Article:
Jason Heller is a Hugo Award-winning author and music journalist. In his debut title Strange Stars: David Bowie, Pop Music, and the Decade Science Fiction Exploded, he explores the weird and wild story of when rock ’n’ roll met the sci-fi world of the 1970s. Jason is also a local bandleader and DJ, and will be spinning music from his book at Denver Public Library Central on July 7, from 2-3 p.m. We caught up with Jason between gigs for a quick chat.
Okay, let’s get this straight right off - is it sci-fi, SF, or science fiction?
In the science fiction community, SF is the preferred abbreviation, while sci-fi is viewed as something kind of infantile or silly in connotation. As in, “Gee whiz, sci-fi!” But when I started writing Strange Stars, I realized I wasn’t writing for just the science fiction community -- and to the world at large, SF means San Francisco, not science fiction. To avoid confusion, I decided to go with sci-fi in both the text and the subtitle of Strange Stars. And overall, I’ve always been rubbed the wrong way by the SF vs. sci-fi thing. There’s a hint of snobbishness and exclusion and even pretentiousness to the insistence on the SF abbreviation -- and even a kind of defensiveness, as if to try to make sci-fi sound more grown-up -- that I wanted to avoid. There are so many important things in the world to debate right now, and how to abbreviate science fiction is not one of them!
I spent the last couple of days reading up on you and science fiction and rock, and Strange Stars can be no one else’s love child. Did you shop the idea around with publishers before committing to the manuscript? How did you end up with Melville House (a div. of Penguin Random House)?
I did shop the idea around to multiple publishers, or to be more precise, my agent did. I kept getting rejections as well as this bit of feedback: This idea is too big, and there’s not a narrative here. They were right; originally Strange Stars was going to cover sci-fi’s influence on popular music from World War II to the present day, and as such, it would have probably read more like an encyclopedia. Ryan Harrington, my editor at Melville House, loved the idea so much that he worked with me to scale it down, and when I decided to focus on the ‘70s, everything fell into place. The book begins in 1969 with David Bowie’s “Space Oddity” and ends in 1980 with his sequel to that song, “Ashes to Ashes.” Those two songs perfectly bookend the ‘70s and so many other developments in science fiction and music during that decade. Once I focused in that way, Ryan was able to sell the idea to everyone else at Melville House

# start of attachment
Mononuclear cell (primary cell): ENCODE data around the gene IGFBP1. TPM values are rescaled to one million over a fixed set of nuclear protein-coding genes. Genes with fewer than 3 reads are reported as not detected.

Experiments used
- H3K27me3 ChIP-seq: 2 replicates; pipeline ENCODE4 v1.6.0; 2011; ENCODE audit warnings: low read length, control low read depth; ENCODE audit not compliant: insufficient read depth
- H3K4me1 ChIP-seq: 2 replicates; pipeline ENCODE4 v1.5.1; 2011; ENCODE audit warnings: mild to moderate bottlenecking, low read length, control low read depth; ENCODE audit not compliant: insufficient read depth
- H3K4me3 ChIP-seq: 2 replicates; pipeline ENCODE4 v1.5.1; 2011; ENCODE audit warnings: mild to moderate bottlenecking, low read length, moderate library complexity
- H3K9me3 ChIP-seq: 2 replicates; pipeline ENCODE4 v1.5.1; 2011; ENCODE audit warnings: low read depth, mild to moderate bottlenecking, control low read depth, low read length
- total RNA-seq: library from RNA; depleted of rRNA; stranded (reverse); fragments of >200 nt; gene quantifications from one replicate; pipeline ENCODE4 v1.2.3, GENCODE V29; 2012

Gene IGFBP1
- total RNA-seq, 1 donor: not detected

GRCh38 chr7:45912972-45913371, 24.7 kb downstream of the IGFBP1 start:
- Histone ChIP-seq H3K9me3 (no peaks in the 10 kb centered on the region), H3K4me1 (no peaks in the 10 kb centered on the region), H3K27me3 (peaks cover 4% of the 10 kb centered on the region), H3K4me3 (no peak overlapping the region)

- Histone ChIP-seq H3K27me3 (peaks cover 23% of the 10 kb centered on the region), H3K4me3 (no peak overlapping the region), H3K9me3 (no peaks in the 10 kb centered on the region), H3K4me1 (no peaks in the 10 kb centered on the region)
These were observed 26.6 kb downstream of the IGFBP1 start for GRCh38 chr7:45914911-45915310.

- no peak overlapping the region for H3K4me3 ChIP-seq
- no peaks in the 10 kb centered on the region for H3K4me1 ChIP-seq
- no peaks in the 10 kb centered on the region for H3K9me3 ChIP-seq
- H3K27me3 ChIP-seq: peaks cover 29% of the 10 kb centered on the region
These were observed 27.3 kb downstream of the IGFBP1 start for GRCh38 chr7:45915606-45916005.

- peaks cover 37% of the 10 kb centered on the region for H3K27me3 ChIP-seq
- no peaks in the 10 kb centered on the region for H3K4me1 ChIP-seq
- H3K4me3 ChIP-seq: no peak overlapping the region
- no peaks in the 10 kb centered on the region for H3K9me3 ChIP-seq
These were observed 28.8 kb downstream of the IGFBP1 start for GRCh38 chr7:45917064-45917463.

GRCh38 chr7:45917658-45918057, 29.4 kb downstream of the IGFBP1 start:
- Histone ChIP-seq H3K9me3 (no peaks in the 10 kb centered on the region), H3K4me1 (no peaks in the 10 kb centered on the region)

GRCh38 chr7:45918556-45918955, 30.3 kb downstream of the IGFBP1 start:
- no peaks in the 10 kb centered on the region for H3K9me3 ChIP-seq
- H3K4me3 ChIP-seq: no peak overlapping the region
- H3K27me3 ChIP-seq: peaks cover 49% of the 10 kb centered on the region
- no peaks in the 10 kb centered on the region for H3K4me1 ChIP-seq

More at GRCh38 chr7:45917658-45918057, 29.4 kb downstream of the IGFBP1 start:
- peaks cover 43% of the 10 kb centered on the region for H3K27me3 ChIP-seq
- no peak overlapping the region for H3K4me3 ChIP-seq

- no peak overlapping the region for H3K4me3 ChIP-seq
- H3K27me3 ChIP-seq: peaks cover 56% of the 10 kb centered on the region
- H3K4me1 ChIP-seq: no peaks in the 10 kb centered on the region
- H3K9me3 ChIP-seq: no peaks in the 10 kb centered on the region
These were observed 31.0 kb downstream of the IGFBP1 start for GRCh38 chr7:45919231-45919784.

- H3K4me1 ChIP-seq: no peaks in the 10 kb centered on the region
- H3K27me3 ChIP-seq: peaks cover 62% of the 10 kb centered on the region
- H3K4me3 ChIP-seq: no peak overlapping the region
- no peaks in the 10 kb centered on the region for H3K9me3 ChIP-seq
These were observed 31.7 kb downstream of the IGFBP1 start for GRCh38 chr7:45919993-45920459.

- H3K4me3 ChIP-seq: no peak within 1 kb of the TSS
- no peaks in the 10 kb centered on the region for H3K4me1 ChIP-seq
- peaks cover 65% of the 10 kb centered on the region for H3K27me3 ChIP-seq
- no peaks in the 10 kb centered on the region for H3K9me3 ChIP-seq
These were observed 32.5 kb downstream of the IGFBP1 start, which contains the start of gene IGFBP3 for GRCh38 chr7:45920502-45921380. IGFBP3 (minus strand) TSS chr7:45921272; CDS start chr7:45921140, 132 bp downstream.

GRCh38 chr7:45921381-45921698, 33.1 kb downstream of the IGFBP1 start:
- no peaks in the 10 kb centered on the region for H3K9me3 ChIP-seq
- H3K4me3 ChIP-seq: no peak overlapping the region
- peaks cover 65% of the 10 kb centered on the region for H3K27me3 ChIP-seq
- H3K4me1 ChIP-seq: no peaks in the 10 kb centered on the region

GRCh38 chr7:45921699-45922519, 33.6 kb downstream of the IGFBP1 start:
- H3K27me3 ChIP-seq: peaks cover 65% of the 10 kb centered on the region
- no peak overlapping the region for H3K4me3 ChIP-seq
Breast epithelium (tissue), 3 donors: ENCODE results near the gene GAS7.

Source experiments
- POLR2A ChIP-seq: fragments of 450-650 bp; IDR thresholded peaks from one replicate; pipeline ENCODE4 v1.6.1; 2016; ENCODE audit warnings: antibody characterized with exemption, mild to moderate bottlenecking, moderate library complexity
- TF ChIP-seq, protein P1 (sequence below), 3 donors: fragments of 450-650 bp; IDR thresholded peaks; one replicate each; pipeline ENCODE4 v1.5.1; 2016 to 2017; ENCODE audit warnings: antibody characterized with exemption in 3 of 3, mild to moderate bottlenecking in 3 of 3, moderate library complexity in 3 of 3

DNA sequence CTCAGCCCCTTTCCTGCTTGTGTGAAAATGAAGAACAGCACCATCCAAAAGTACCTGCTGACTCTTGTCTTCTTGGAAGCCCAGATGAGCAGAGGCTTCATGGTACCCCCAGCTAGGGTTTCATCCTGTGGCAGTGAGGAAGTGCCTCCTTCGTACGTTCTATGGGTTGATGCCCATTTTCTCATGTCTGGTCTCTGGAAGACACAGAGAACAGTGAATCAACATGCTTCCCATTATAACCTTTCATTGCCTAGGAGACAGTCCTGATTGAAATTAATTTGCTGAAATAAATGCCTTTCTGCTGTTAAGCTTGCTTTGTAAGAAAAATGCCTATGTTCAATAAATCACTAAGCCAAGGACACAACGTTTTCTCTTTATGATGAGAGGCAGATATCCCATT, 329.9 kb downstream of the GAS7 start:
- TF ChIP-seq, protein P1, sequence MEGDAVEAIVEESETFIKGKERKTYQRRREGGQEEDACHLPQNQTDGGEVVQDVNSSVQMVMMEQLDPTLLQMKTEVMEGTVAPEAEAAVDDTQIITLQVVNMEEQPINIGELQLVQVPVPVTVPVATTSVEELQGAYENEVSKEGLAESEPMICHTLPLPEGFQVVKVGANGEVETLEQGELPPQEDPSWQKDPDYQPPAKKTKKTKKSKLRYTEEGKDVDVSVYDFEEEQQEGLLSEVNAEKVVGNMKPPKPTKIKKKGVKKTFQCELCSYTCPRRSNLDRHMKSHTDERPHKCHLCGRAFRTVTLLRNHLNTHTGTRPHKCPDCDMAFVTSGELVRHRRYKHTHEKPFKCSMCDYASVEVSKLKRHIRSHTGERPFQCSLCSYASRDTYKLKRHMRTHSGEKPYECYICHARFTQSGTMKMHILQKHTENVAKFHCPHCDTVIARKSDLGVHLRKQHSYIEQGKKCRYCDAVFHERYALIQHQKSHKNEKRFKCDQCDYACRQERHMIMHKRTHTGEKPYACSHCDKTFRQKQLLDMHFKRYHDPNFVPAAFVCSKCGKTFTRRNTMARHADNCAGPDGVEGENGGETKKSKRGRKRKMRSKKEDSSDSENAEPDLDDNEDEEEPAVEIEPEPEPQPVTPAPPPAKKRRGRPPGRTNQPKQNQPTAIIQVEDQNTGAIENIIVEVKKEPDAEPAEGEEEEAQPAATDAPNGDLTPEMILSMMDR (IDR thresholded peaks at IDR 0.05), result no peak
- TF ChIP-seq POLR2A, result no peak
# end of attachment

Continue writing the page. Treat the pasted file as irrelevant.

How did the writing process for Strange Stars differ from your earlier fiction title, Taft 2012?
Although both books required a lot of research, Strange Stars was a much more enjoyable process. Taft 2012 was a very difficult novel to write, as I was trying to aim for this middle ground politically, one that I don’t necessarily feel -- I’m pretty much a rabid socialist, haha. Of course, I was writing Taft 2012 in 2011, when the political climate was very different; taking a strong side and a strong stance now is not something I would think twice about, as the stakes have been raised even higher in the political arena after 2016. In general, Strange Stars was something I was much more passionate about writing, and I’d like to think that shows through.
When I contacted you to set up this interview, I sent you a book recommendation, not being able to resist a little reader’s advisory, suggesting Catherynne Valente’s Space Opera. Then I saw in your The Turnaround Blog interview that in 1976 Paul McCartney tried to recruit Gene Roddenberry to write a story with a plot “sort of like an interplanetary Eurovision” - which Valente’s 2018 title is!
I just want to state for the record that I am a massive Cat Valente fan, and while I haven’t had the chance to read Space Opera yet, I can’t wait. She’s a true genius. The fact that there’s this synchronicity between what I wrote about in Strange Stars and what Cat wrote about in Space Opera is just one of those lovely things.
We’re looking forward to hearing you rock out at Denver Public Library Central - do you have your playlist together yet?
I don’t have a playlist together yet! But I think I I’m going to stick to a few more obscure things as well as a couple more obvious songs, like Meco’s disco version of the Star Wars theme -- since I tell the story of that song in Strange Stars. Also, instead of playing Bowie’s famous version of “Space Oddity,” I think I’ll play my rare record of a cover version from 1969 by an Italian band called Computers -- really, that was the band’s name circa 1969 -- which is just as eerie and beautiful as the original.
Watch for Jason Heller at Central on Saturday, July 7, 2-3 p.m. His latest title, Strange Stars, will be available for sale and signing.